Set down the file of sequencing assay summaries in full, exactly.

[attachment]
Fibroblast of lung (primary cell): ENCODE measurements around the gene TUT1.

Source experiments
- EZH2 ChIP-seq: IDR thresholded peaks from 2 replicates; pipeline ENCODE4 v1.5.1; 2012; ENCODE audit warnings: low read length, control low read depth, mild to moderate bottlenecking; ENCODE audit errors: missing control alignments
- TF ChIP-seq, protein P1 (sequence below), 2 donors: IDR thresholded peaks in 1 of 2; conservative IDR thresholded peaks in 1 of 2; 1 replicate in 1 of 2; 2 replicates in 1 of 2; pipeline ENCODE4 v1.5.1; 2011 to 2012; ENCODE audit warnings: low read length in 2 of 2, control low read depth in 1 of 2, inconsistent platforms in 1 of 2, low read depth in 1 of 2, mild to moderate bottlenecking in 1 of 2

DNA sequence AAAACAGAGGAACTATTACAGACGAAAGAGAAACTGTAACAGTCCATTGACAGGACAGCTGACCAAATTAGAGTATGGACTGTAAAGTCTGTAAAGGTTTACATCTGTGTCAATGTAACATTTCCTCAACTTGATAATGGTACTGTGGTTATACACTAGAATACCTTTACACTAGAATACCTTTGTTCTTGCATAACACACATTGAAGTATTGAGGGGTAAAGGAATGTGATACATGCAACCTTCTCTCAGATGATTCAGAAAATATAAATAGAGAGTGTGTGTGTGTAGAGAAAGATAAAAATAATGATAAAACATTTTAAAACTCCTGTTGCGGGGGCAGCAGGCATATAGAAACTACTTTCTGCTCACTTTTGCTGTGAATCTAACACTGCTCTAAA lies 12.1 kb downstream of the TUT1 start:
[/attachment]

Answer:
Fibroblast of lung (primary cell): ENCODE measurements around the gene TUT1.

Source experiments
- EZH2 ChIP-seq: IDR thresholded peaks from 2 replicates; pipeline ENCODE4 v1.5.1; 2012; ENCODE audit warnings: low read length, control low read depth, mild to moderate bottlenecking; ENCODE audit errors: missing control alignments
- TF ChIP-seq, protein P1 (sequence below), 2 donors: IDR thresholded peaks in 1 of 2; conservative IDR thresholded peaks in 1 of 2; 1 replicate in 1 of 2; 2 replicates in 1 of 2; pipeline ENCODE4 v1.5.1; 2011 to 2012; ENCODE audit warnings: low read length in 2 of 2, control low read depth in 1 of 2, inconsistent platforms in 1 of 2, low read depth in 1 of 2, mild to moderate bottlenecking in 1 of 2

DNA sequence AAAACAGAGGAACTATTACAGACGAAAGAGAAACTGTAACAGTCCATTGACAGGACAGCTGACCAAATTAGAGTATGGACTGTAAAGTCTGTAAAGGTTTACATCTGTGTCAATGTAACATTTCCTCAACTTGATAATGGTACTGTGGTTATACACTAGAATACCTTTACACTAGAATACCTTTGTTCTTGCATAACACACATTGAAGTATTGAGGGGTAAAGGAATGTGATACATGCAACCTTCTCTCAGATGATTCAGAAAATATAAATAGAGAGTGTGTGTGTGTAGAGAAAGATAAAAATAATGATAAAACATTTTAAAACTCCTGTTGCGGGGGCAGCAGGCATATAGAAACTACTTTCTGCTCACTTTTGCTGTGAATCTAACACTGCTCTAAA lies 12.1 kb downstream of the TUT1 start: